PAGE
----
Palace of Tau

Reims, France

The Palace of Tau in Reims, was the palace of the Archbishop of Reims. It is associated with the kings of France, whose coronation was held in the nearby cathedral of Notre-Dame de Reims and the following coronation banquet in the palace itself. Because of its historical importance for the French monarchy, the Palace of Tau was inscribed on the UNESCO World Heritage List in 1991. Today, it serves to host cultural events for the city of Reims.

A large Gallo-Roman villa still occupied the site of the palace in the 6th and 7th centuries, and later became a Carolingian palace. The first documented use of the name dates to 1131, and derives from the plan of the building, which resembles the letter Τ (tau, in the Greek alphabet). Most of the early building has disappeared: the oldest part remaining is the chapel, from 1207. The building was largely rebuilt in Gothic style between 1498 and 1509, and modified to its present Baroque appearance between 1671 and 1710 by Jules Hardouin-Mansart and Robert de Cotte. It was damaged by a fire on 19 September 1914, and not repaired until after the Second World War.

The Palace was the residence of the kings of France before their coronation in Notre-Dame de Reims. The king was dressed for the coronation at the palace before proceeding to the cathedral; afterwards, a banquet was held at the palace. The first recorded coronation banquet was held at the palace in 990, and the most recent in 1825.

The palace has housed the Musée de l'Œuvre since 1972, displaying statuary and tapestries from the cathedral, together with the remains of the cathedral treasury and other objects associated with the coronation of the French kings.



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Founded: 13th century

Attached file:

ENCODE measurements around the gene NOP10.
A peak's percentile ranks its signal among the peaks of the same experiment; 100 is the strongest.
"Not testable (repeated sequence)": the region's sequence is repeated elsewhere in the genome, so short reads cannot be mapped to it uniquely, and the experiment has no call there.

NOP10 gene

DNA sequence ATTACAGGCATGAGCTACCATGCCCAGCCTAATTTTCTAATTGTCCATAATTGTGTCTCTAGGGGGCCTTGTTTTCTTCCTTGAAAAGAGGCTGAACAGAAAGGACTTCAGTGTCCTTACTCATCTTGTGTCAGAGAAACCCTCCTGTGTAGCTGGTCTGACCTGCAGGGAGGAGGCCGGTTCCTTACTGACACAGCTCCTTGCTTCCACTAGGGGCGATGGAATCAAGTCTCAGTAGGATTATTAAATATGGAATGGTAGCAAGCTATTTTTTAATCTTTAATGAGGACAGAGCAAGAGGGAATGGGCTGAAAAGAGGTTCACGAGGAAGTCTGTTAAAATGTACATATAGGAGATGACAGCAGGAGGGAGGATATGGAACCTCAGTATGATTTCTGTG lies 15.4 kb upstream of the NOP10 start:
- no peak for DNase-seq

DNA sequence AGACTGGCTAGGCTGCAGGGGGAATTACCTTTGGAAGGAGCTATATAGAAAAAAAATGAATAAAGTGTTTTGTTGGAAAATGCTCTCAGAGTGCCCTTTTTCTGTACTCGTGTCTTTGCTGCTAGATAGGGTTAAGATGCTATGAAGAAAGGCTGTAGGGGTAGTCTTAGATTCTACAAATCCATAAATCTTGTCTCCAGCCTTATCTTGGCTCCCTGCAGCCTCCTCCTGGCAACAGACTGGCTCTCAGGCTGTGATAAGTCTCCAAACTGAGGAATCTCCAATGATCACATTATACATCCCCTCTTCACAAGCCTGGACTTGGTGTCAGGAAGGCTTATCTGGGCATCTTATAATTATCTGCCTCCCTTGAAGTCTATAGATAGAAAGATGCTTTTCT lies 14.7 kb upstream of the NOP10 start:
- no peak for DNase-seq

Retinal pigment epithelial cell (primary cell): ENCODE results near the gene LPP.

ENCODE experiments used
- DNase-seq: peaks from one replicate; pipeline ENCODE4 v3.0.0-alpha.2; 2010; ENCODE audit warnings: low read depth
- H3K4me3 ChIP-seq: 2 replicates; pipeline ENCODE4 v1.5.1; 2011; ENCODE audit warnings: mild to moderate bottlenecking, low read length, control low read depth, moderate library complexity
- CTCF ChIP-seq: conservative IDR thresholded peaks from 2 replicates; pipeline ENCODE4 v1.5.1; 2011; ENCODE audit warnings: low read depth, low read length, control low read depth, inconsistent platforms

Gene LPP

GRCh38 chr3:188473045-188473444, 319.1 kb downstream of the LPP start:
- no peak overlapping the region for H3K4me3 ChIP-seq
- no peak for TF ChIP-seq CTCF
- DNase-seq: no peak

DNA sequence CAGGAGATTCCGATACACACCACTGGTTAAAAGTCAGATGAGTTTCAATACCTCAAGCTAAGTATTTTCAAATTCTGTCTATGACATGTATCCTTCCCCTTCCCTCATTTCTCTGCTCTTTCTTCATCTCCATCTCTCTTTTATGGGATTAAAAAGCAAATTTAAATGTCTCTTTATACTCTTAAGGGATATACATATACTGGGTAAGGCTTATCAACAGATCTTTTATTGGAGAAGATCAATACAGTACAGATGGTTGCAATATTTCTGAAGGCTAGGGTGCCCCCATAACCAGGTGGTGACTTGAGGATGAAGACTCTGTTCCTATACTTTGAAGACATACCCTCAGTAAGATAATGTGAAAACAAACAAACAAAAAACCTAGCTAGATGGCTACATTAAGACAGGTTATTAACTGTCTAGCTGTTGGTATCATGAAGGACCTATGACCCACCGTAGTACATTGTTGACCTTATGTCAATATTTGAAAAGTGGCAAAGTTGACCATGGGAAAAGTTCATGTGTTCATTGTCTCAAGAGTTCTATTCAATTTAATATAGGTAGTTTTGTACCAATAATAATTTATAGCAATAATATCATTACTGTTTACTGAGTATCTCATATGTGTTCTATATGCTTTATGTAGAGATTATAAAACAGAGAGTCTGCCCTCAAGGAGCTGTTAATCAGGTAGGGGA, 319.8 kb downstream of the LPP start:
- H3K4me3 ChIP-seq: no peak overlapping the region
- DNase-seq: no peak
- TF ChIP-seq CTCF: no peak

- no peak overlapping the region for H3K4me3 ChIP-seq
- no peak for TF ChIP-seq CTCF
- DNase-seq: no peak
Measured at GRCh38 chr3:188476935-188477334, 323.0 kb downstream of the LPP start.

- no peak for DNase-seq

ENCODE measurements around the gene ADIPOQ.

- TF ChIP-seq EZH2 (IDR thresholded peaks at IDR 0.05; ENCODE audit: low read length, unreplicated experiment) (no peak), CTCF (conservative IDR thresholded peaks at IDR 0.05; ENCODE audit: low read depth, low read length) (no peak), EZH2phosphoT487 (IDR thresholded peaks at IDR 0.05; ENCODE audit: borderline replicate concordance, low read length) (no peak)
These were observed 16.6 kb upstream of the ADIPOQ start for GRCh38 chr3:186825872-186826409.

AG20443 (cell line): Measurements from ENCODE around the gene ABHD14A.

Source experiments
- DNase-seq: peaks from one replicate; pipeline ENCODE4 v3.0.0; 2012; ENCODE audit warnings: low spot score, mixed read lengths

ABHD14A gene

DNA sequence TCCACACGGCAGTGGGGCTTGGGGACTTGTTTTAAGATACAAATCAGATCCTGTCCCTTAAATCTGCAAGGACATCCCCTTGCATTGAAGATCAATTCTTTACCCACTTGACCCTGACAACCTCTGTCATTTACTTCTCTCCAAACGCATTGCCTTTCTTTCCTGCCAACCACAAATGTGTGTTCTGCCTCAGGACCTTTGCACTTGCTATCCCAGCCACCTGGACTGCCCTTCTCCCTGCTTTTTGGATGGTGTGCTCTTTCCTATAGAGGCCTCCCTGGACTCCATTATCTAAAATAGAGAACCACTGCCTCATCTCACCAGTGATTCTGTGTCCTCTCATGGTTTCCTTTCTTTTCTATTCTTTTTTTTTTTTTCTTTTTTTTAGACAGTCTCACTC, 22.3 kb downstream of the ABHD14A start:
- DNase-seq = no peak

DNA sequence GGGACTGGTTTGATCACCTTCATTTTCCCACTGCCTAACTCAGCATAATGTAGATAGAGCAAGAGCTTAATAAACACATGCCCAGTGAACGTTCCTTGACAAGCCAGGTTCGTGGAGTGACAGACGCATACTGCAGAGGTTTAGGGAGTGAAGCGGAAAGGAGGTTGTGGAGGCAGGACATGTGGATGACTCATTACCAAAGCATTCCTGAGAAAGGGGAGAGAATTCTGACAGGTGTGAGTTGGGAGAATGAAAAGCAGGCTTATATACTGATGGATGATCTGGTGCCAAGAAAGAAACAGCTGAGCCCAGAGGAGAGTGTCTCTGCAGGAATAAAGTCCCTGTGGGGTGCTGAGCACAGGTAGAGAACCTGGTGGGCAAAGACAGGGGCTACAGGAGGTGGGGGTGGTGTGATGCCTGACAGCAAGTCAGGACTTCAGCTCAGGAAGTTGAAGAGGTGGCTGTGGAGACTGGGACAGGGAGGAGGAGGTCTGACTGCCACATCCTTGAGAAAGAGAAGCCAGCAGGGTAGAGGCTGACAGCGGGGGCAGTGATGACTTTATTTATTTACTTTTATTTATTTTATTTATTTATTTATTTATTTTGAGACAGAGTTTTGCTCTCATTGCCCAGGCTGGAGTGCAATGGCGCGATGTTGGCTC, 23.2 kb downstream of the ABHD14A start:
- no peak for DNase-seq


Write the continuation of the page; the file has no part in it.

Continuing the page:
Category: Palaces, manors and town halls in France
Historical period: Late Capetians (France)


4.4/5 (based on Google user reviews)

User Reviews

Chris Chaisson (8 months ago)
This is a must in order to get a full understanding of the cathedral. Definitely worth the entrance fee.
Tudor Iliescu (8 months ago)
Great artifact collection. Worth getting the audio guide because all the exhibit descriptions are in French. I would recommend getting a combined ticket because entry price is 8 Euros.
K. M. (11 months ago)
While I was unable to appreciate the beauty of its exterior, I truly enjoyed the history and timeless beauty of the interior!
Sasha (15 months ago)
Wow, I've been through a lot of feelings going through this place with a great historical load. If you are a fan of history, I recommend you to visit this place, it is the place where the kings were crowned, you can discover a multitude of personal objects of the royal family, clothes, jewelry. The location is impressive as a building, also right next to the cathedral. Everything is impeccable, mysterious, well maintained.
Jeevashi Pareemanen (16 months ago)
This is a place where Kings have been crowned. It is stunning and mystical at the same time. Situated next to the Cathédrale Notre Dame de Reims, it is a place to see if you are fan of history and royalty. The display is amazing and takes you on a journey across the lives of Kings. We were alone in the museum early morning so that could be the best part of the day for a visit. Zero queueing and the whole place just for us, the stroll became almost a VIP one. It will not take more than 1 hour unless you really want to spend 5mins contemplating every display, carpet or statues. Equipped with the Education pass and a kid of 11, the entry was free on top of that. Plan your visit and buy your tickets in advance to go quicker otherwise wake up early and enjoy the museum at your own pace freely.
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